7 Most Common Dog Grooming Questions
In a perfect world, your dog’s coat would always be silky, shiny, clean
and fresh, and not shed — too much. But his tresses usually don’t stay that way on their
own. You’ll need to put in a little work to make his coat the best that it can be.
And, yes, that means you need to groom him at home or take him to a professional
groomer. If the idea of regularly brushing or bathing your pup’s coat makes you
— or your dog — anxious and flummoxed, don’t worry. We’ve got the answers to
your most frequently asked dog-grooming questions.
Answer: Your pup may be anxious at the groomer's, because he's not used to being handled in sensitive areas, like the muzzle, eyes, ears, paws, tail and groin. To help ease the stress of being handled, trainer Mikkel Becker recommends saying a cue like "ears" when you touch his ears and then immediately giving him a treat or reward, so he associates being touched with a positive experience. Here are four more ways to help your pooch be less fearful at the groomer's.
Answer: If your dog's fur is all over your furniture and floor, try to brush her outdoors for one minute every day. That way, you'll spend less time vacuuming, sweeping and dusting hair balls. Dr. Marty Becker shares a few more tactics you can try around the house to reduce shedding.
Answer: Brushing a long-haired dog's fur can seem like a chore, but if you put it off, he risks getting mats or tangles, which can be painful. Our expert, who owns a pair of Cavalier King Charles Spaniels, recommends brushing or combing a long-haired dog's fur at least every other day. Here's more of her advice for grooming long-haired dogs, along with the grooming tools you'll need.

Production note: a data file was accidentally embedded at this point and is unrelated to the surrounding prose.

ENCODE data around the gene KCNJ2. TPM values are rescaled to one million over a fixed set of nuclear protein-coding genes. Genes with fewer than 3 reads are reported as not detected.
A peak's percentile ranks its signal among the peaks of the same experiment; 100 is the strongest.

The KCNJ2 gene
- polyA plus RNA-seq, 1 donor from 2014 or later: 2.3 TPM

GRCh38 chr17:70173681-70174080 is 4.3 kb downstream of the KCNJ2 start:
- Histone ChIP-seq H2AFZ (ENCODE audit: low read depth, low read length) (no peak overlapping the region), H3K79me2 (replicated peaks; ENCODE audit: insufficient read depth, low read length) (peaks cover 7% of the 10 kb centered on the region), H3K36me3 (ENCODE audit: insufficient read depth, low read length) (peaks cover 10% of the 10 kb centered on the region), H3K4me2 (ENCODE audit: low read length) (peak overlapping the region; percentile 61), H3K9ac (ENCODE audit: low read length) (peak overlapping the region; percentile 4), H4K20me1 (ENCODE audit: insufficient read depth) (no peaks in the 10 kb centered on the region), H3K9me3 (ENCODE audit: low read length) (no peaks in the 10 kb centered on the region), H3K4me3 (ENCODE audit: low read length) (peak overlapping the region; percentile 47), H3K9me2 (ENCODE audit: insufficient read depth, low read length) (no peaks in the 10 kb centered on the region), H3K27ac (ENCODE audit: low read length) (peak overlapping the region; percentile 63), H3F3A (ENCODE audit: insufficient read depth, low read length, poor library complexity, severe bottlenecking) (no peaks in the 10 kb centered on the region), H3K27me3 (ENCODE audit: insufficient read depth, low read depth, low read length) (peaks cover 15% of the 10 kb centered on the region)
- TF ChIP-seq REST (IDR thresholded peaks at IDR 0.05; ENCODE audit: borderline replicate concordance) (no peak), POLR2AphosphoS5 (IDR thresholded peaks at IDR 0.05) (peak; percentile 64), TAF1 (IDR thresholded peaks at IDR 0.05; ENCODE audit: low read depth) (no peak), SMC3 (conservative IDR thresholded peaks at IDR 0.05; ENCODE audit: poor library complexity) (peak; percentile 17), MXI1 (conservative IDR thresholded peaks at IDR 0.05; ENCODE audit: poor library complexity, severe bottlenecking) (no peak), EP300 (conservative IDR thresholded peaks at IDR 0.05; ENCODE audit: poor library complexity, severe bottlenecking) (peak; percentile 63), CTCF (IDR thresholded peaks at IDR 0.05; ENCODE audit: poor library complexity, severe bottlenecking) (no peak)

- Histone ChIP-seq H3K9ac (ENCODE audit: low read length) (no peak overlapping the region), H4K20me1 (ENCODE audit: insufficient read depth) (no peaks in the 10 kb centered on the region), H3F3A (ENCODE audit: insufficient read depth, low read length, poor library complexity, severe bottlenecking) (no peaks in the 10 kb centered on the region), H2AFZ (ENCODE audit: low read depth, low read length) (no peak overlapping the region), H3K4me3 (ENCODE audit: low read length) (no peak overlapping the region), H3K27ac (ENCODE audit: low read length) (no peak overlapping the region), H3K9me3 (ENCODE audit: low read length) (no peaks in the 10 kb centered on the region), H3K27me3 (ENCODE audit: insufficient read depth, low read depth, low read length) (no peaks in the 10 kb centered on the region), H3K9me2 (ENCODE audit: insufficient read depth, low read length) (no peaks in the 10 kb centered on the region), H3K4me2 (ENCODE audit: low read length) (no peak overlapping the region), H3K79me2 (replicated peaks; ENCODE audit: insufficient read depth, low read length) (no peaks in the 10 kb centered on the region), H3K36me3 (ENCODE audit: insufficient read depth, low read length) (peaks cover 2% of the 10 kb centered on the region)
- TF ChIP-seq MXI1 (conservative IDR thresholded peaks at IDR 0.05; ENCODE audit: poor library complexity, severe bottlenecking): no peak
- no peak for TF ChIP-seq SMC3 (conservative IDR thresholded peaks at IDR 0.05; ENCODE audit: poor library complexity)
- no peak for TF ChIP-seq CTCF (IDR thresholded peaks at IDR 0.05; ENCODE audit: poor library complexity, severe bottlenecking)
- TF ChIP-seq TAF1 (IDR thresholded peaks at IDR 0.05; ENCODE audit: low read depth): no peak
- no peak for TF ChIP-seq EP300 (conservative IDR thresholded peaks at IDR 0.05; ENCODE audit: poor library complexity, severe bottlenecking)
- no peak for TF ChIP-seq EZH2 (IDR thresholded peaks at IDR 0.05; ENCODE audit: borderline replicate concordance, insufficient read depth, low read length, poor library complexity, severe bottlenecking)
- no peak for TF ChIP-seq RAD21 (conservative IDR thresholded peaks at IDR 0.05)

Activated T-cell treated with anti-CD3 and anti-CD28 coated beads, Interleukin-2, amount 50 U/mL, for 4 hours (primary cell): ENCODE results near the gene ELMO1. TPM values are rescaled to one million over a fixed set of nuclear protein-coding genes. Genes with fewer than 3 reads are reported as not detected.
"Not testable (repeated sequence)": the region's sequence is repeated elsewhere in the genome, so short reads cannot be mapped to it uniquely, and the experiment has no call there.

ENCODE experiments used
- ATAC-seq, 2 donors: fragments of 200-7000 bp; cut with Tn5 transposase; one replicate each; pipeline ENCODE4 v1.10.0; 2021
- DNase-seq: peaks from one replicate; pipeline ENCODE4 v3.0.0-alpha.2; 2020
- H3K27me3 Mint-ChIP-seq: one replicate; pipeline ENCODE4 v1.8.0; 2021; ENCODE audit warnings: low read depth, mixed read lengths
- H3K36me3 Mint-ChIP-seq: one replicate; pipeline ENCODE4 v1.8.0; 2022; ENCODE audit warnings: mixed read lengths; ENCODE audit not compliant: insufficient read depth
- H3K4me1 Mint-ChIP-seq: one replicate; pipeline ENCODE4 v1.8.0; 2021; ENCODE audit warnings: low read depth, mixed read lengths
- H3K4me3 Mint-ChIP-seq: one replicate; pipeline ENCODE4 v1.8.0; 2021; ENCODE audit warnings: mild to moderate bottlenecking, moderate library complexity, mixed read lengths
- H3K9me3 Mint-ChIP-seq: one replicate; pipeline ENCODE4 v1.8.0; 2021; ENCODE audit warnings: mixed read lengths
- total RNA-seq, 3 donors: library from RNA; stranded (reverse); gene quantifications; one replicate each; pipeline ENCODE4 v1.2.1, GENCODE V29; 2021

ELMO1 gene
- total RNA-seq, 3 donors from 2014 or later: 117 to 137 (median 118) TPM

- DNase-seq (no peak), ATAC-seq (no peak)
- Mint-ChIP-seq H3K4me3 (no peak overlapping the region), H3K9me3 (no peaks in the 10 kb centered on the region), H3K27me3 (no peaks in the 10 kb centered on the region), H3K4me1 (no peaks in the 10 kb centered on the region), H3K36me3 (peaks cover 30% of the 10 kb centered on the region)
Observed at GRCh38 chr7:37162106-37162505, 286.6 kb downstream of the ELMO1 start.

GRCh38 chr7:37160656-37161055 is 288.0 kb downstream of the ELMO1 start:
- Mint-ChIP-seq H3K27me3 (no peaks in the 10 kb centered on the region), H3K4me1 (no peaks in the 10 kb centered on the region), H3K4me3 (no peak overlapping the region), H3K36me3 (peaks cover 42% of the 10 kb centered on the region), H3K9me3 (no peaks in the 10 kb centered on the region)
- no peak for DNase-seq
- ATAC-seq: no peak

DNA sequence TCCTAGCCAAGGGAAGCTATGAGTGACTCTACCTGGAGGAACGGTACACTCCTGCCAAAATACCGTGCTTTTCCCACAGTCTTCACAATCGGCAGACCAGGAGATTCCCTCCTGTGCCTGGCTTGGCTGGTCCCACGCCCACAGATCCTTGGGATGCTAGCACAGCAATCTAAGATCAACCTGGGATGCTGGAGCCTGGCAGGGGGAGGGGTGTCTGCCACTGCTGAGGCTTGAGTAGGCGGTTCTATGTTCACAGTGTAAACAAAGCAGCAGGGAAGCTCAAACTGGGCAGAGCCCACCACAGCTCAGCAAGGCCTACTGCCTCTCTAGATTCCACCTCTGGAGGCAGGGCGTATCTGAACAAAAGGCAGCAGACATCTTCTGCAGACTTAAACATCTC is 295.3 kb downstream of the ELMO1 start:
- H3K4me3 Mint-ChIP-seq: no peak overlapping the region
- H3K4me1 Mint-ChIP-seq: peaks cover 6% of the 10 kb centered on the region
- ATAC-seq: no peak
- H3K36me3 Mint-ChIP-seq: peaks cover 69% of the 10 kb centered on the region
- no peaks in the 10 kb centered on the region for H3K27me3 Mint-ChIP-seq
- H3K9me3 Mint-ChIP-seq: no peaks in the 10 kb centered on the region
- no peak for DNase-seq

Answer: First and foremost, don't force her to get into the tub. Chasing her down the hallway and dragging her to the bathroom will only increase her anxiety. Instead, coax her into the tub with treats and praise. Be patient and keep your calm. Here are some other mistakes you may be making when you give her a bath.
Answer: Breeds like Poodles, Bichon Frises and Maltese can experience tear duct obstruction or have abnormal eyelid structure. Because of this, tears spill out onto the fur along the side of the nose. Plus, hairs and other irritants rubbing against the eye can increase tear production. Moisture on the fur of the dog's face fosters the growth of bacteria and can cause rusty stains to appear. If the dog is white, those stains are even more obvious. Talk to your veterinarian if this is happening to your dog. Here's why you shouldn’t try to treat this problem on your own.
Answer: Yes, you can blow-dry your dog, as long as you follow a couple of safety precautions. Keep the nozzle a few inches away from your pet's fur and keep it moving. If you concentrate the dryer in one spot, it could burn him. Also, keep the temperature on the lowest possible setting. You may want to consider this type of blow-dryer if you have a long-haired dog or bathe your dog often.
Answer: You’re not alone if your dog cowers in fear when she sees nail clippers. The good news is that it is possible to teach an adult dog to tolerate — and maybe even enjoy — nail trims. Mikkel Becker says you should start with a clean slate and use a brand-new pair of clippers (ideally, a pair that looks different from the previous clippers). As soon as your dog sees these new clippers, reward and praise her with ample treats. Then put the clippers away and stop giving her treats. Repeat this cycle until your dog forms a positive association with the nail clippers. After that, try these techniques to help her get used to having her paws handled.